I need revision rhinoplasty for a pinched nose. I know its a closed procedure with grafting. How is the recovery process compared to regular open rhinoplasty? Will there be bruising and swelling of the face? Or is it a less impact procedure than an open rhinoplasty with bone reshaping?
Recovery Process for Pinched Nose Graft?
Doctor Answers (8)
Revision rhinoplasty recovery for a pinched tip
Revision rhinoplasty is often best done via external approach--especially for nasal tip issues. The recovery for this procedure is longer than a primary (first-time) rhinoplasty, mostly because of the scarring/prior surgery than whether or not you do it endonasally ("closed") or externally ("open"). Bruising and swelling of the face varies from patient to patient, but is less often seen in tip work than in bony work.
Hope this helps.
Recovery for Closed Rhinoplasty Revision
If your surgeon plans on doing a closed approach to rebuild your pinched nasal tip, you should not have any real bruising around the nose or eyes. You will probably have a mild amount of swelling around the tip region. Overall, I think the recovery from a closed revision rhinoplasty is significantly less when compared with open techniques. Cartilage grafting sounds like it is indicated in your case, which can increase your recovery since the cartilage needs to be taken from your septum or ear or both. But this should still make for a much smoother recovery when compared with an open rhinoplasty approach. Good luck.
Pinched nasal tip and revision rhinoplasty or nose job
Revision rhinoplasty for a pinched nose requires meticulous cartilage dissection. Recovery is relatively quick but depends on whether or not you will need a cartilage graft from the ears.
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Recovery process after a revision rhinoplasty
There is a wide variety in revision rhinoplasty surgeries. If you only need to address the nasal tip, this may be done in an outpatient setting with a quick recovery time of a few days. You should anticipate to have some swelling and my bruising during this period. After the first two weeks, the majority of your swelling will have gone down. You will see your final rhinoplasty results in 5 to 6 months.
Depends on severity of pinching
The more pinched your nose is the larger and the stronger are the grafts that will be needed to fix it. You nose will feel stiffer from the grafts for a few months. Bruising is not common.
Revision rhinoplasty for a pinched tip
A revision rhinoplasty to correct a pinched tip will likely involve cartilage grafting with an open approach. There may be some surgeons that would use a closed approach, but this doesn't allow the same opportunities that an open approach does. Recovery and swelling will likely be longer after any revision rhinoplasty procedure. However, the fact that the revision will be limited to your tip and not involve your nasal bones will lessen the impact of your recovery.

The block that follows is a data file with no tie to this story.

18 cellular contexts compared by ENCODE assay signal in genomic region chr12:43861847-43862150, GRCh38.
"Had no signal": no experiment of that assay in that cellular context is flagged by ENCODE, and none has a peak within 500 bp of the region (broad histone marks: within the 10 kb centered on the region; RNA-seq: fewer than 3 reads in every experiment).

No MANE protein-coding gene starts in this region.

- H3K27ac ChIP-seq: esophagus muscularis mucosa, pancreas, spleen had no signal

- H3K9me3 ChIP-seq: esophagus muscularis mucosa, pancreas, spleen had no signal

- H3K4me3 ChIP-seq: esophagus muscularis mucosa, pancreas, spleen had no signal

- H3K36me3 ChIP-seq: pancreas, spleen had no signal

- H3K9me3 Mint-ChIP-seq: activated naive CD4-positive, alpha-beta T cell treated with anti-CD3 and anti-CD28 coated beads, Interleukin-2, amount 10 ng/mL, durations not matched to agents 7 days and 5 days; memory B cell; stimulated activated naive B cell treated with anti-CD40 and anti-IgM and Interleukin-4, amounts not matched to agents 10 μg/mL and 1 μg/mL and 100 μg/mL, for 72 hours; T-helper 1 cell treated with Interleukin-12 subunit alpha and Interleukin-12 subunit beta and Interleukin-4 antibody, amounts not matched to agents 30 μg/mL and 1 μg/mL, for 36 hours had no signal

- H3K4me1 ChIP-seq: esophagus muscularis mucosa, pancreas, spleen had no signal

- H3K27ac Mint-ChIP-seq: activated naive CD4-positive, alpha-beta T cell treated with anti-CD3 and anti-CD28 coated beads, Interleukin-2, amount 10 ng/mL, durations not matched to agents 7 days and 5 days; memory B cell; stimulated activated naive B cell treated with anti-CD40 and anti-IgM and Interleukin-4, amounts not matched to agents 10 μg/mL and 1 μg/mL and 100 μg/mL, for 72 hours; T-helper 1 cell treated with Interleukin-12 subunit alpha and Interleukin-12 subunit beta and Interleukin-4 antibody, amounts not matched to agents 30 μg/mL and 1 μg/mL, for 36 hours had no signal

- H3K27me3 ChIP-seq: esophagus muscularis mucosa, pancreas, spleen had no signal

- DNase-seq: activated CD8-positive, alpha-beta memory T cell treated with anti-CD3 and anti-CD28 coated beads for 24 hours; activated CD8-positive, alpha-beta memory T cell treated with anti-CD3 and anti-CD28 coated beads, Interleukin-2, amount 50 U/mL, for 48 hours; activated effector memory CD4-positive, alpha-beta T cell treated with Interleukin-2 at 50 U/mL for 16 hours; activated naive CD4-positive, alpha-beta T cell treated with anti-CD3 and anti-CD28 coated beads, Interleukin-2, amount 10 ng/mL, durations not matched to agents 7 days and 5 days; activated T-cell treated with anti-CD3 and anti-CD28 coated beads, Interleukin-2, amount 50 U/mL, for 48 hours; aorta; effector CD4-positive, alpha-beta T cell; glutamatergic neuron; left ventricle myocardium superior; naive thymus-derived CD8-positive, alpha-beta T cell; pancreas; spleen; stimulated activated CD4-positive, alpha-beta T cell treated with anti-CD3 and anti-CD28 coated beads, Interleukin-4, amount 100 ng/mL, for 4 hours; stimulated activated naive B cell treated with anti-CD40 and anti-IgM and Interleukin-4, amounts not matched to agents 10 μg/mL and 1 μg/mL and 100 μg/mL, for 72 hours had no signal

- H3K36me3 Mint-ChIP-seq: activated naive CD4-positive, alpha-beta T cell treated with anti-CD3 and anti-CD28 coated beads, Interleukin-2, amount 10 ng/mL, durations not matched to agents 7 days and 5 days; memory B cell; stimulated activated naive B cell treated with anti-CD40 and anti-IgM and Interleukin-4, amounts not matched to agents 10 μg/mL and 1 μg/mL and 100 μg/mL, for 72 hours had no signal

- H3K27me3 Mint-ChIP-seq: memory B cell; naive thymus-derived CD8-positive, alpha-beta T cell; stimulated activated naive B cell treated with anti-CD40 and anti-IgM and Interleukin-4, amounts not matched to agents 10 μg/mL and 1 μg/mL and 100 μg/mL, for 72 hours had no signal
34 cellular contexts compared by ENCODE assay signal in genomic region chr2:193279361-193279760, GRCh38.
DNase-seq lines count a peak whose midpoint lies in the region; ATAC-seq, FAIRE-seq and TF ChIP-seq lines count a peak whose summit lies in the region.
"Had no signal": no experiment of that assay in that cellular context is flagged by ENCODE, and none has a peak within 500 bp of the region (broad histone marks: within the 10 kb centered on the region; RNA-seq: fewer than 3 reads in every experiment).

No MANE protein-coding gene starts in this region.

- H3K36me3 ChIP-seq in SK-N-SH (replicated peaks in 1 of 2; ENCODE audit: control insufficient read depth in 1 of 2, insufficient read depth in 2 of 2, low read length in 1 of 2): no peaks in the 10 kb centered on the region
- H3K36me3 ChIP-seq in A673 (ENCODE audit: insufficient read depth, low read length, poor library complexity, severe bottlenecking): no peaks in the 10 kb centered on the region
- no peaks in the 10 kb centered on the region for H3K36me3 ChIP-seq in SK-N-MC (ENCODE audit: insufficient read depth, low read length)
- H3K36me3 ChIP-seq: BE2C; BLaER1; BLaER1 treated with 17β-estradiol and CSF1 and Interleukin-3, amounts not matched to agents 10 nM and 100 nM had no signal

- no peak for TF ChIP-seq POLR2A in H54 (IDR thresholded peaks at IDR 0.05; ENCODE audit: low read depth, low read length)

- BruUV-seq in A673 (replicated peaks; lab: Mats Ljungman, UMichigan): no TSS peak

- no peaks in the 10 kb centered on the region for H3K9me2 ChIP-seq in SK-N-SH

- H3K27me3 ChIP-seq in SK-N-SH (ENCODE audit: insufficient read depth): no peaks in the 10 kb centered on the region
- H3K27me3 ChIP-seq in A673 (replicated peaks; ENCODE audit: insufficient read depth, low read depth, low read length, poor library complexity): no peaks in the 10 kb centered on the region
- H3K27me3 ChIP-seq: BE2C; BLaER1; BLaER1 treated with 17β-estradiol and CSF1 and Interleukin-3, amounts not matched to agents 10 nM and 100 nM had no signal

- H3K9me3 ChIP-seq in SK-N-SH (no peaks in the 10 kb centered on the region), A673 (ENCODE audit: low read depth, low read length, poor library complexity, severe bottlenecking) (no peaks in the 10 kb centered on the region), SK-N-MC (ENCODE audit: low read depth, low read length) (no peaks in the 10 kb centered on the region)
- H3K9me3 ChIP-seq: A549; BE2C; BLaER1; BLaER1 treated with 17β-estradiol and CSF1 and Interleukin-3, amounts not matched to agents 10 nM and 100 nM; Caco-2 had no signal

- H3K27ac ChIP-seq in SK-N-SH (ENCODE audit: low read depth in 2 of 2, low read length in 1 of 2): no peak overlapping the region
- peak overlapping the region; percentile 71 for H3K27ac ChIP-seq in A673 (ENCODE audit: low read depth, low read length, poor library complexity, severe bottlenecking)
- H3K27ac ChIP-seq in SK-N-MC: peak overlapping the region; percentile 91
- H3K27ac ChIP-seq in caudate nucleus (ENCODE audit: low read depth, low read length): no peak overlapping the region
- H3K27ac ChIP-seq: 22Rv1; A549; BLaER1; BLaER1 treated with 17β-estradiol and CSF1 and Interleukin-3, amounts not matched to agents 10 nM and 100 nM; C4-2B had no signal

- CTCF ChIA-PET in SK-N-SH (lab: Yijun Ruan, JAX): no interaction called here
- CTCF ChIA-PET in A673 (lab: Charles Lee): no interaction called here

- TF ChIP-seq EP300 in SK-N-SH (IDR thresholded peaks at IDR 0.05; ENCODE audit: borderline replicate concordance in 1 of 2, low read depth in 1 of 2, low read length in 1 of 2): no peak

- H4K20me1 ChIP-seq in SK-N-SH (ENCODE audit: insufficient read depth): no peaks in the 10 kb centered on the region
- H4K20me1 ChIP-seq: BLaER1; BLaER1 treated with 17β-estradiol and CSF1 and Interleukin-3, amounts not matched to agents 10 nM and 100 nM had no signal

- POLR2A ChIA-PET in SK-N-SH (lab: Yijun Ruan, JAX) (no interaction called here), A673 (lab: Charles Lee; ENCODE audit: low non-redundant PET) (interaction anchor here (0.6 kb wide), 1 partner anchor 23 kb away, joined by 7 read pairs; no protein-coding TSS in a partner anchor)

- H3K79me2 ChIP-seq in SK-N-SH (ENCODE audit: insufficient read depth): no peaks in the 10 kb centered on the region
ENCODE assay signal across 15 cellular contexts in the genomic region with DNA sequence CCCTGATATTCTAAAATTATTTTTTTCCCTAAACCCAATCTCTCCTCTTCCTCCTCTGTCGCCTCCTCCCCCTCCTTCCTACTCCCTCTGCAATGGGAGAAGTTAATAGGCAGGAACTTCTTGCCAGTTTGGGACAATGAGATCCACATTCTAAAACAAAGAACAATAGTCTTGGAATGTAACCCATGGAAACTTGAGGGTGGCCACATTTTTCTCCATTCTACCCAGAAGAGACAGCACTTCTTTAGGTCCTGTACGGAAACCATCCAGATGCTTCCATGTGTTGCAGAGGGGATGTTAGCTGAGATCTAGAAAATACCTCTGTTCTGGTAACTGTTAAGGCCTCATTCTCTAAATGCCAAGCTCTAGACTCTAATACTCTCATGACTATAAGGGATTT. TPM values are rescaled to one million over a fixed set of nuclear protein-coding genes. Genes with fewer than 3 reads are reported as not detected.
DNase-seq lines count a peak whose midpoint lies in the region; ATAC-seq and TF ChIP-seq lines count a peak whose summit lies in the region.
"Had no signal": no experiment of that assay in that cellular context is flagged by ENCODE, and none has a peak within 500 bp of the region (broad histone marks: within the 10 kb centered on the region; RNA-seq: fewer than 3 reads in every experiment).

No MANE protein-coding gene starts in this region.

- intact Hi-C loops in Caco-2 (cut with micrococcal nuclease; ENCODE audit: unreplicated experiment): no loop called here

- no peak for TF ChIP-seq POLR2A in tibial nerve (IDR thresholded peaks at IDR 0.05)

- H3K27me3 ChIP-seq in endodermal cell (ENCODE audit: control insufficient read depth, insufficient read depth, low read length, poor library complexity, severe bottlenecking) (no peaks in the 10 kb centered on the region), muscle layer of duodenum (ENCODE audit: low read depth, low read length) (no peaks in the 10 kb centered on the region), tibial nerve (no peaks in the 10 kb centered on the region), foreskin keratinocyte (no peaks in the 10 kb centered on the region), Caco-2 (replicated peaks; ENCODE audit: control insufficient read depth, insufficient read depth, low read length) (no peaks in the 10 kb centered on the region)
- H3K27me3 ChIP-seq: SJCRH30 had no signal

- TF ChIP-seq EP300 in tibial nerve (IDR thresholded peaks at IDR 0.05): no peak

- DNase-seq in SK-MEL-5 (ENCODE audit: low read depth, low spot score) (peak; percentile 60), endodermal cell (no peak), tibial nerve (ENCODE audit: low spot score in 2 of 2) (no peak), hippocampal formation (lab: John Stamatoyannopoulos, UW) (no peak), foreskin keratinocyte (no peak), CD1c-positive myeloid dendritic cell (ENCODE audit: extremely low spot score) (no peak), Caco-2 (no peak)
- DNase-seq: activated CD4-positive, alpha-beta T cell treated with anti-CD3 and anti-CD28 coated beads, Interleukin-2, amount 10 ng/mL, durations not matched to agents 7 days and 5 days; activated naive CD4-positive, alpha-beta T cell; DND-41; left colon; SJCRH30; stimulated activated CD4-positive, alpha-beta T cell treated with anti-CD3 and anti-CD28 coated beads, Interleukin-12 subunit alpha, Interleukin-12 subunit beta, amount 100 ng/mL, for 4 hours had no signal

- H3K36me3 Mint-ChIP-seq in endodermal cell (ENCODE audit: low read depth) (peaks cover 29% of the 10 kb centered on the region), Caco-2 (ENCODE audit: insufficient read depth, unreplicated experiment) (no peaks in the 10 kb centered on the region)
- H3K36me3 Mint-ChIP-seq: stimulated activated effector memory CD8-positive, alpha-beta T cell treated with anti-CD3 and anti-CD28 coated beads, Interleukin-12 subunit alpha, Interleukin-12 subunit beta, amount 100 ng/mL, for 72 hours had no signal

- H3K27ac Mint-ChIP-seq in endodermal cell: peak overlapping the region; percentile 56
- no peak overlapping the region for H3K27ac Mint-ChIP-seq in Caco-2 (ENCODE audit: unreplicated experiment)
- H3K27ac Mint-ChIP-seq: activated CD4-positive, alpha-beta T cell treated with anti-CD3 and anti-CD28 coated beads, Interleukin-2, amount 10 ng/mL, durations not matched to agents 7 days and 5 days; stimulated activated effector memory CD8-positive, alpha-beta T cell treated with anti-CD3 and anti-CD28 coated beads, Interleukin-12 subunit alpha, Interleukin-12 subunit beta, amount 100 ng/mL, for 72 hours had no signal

Recovery from revision rhinoplasty usually takes longer than the first surgery -- especially for the amount of swelling and the length of time that swelling persists.
Revision rhinoplasty, particularly for a pinched tip, is best performed via the open approach. This allows the surgeon to better visualize and correct the deformity. There are certain circumstances when a closed approach is appropriate and in which excellent results can be acheived. The decision for which is the right approach depends on the surgeon's preference, skill level, and the patient's nasal characteristics
Any patient who requires revision rhinoplasty should visit with two or more rhinoplasty surgeons who specialize in revision rhinoplasty.
Web reference: http://rhinoplasty-usa.com/html/meet-dr-cochran.html
A rhinoplasty for a pinched tip it best treated open to get excellent exposure and more precise alignment and placement of the cartilage. Yes, an open will leave you with more swelling for a longer period of time but it is worth it. Both open or closed will leave you bruised.
These answers are for educational purposes and should not be relied upon as a substitute for medical advice you may receive from your physician. If you have a medical emergency, please call 911. These answers do not constitute or initiate a patient/doctor relationship.
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